Just settling into new role as director for HHS musical

She’s not a new face in the Hillsboro High School musical productions crew, but this fall Lynn Just is in the director’s chair for the first time as the cast and crew prepare for the autumn production of “Good News.”

For the past 12 years, Just has been credited as the assistant director for the fall musical. But with her new full-time position as HHS choral director this year, her position in the musical was bumped up a notch.

“I’ve been responsible for the blocking on stage and choreography,” Just said of her previous role.

This year, her responsibilities became much bigger.

“I’m responsible for everything in the production-making sure it gets done,” she said.

“Besides the blocking and stage work, it’s also the lights, the sound, helping with the costumes, helping design the sets, getting the props, helping make sure the publicity gets done-just all the things that I never had to do when Mr. (David) Clark was here.”

Clark was the choral director at HHS for 24 years before retiring at the end of the 2004-05 school year. In fact, Clark was a key reason Just became involved in Hillsboro’s musical tradition in the first place.

After teaching kindergarten-to-grade-12 music at Peabody for nine years, Just quit her job to stay at home with her young son.

“Mr. Clark asked if I would come to help with the musical at Hillsboro,” she said. “That was in the summer of ’93, and I’ve been helping him ever since.”

With husband Rod teaching at Hillsboro Elementary School and children Evan, eighth-grade, and daughter Erika, fifth-grade, in the same school system, the position at Hillsboro seemed just right.

“It just worked out that this is the perfect job for me,” Just said.

Although Just has been substituting for Clark for quite a while, being the person in charge of the vocal music program has brought on new responsibilities, including planning concerts for the various choirs, getting performance wardrobe ready, planning class activities and picking and filing music.

“You name it,” she said with a laugh.

Along with her new responsibilities, Just also is bringing a couple of changes to her position as choir director.

“The biggest change is having everyone learn how to sight sing,” Just said. “That’s something I think is really important.

“If you’re going to be in music, you need to be able to read it. Otherwise, no. In fact, I started picking out music for the Christmas concert, and two of the four I picked Mr. Clark picked last year.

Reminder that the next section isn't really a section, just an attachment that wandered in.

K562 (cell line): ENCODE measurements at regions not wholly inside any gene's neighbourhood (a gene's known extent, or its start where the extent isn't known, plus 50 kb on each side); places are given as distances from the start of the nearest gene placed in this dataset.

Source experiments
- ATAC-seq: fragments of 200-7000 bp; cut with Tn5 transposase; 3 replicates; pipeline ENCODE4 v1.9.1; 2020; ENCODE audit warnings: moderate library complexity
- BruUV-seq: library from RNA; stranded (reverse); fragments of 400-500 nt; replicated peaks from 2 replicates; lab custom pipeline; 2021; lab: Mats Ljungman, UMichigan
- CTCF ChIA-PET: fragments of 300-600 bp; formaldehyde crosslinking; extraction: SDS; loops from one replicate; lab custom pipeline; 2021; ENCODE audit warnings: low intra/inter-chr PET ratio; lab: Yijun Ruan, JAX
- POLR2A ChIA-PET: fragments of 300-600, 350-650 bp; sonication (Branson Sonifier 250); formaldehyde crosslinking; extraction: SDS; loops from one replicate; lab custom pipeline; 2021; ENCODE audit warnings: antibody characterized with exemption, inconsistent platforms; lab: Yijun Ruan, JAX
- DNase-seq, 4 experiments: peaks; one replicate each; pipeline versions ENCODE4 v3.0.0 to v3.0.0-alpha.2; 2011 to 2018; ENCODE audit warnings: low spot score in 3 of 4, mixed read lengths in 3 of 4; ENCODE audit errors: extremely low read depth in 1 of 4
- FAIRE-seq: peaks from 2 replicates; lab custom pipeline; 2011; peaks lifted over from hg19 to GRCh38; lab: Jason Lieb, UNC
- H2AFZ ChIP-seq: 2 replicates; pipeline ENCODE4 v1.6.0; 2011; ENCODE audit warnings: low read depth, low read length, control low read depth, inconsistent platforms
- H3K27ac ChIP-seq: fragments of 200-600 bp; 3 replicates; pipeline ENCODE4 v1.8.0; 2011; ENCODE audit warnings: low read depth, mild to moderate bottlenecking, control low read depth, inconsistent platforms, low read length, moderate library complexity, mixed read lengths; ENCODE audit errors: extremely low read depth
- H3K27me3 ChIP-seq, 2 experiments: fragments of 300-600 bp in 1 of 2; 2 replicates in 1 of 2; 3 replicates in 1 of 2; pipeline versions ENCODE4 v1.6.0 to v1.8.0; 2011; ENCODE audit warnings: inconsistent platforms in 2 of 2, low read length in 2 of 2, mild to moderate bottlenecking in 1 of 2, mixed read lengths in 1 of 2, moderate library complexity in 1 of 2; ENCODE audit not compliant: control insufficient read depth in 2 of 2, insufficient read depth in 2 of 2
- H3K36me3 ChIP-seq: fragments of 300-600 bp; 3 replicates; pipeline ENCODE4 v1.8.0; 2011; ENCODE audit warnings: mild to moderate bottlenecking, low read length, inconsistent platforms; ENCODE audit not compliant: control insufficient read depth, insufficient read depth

“We always have had similar taste in what is quality music.”

A new item Just is bringing into the musical this year is participating in the Jester Awards, which Just described as a local-high-school version of the Academy Awards.

“The Jester Awards are put on by the Music Theatre of Wichita, which is a professional theater company in Wichita,” Just said. “You apply and then they send out directors who come see your show. They have a rubric they follow and give you points.”

The directors then get together to add the points, which determines who gets nominated and ultimately wins the category.

The categories include best actor, best actress, supporting roles, ensemble cast and set construction-all the things students would be involved in.

Because schools in the area perform their musicals at different times during the year-a few schools even present multiple productions-Just won’t know if anyone from Hillsboro will get nominated until May.

Just said she chose “Good News” for several reasons.

“Last summer I got a Tams-Witmark catalog and just started going through it,” she said. “I got several perusal copies (of musicals) to look at, and that was one of them.”

“Good News” is set at the college of Tait, where Tom Marlow, the star football player, is flunking his astronomy class. He cannot play in the championship game unless he passes his astronomy test, so he is given a tutor who he eventually falls for, leaving his heiress girlfriend in the dust.

“He eventually wins the big game for Tait,” Just said. “Through lots of miscommunication and problems, they finally are victorious.

“I really liked that (‘Good News’) was a comedy,” Just added. “It had some good jokes and some good songs in it. But it also was a show that didn’t have just one or two or four characters as leads. It has several leads. It has as many characters you want to have in the chorus so I knew we could use the talent that we have.”

Although “Good News” is a fun and entertaining musical, some of the content had to be edited.

“We did change some of the language and we left out the drinking parts and changed some of the wording in the songs that had to do with drinking,” Just said. “(We) changed some of the innuendos in some of the songs.”

Many of the items that were cleaned up also were major staples in the Roaring 20s, Just said.

“It’s hard to do because you want the flavor of the 1920s, so you can’t take out too much that gives it that flavor,” she said. “So it’s been kind of a balancing act.”

Looking beyond this year’s fall production, Just is excited about her future at HHS. One thing she is looking forward to is the possible installation of a new lighting system in the high school auditorium.

“The school board is looking into it,” Just said. “They are very supportive of the arts, and I think if it is financially feasible, they will support a new system.”

But the future also looks bright for the vocal music department in general. Just said she is excited about her job and is thrilled to be carrying the torch from Clark and continuing the tradition of quality music at HHS.

“He did a really super job,” Just said. “The students are well-rounded in their musical knowledge. It is big shoes to fill, but he has been super supportive and really still great to work with.”

Just said she’s “been having a great time.”

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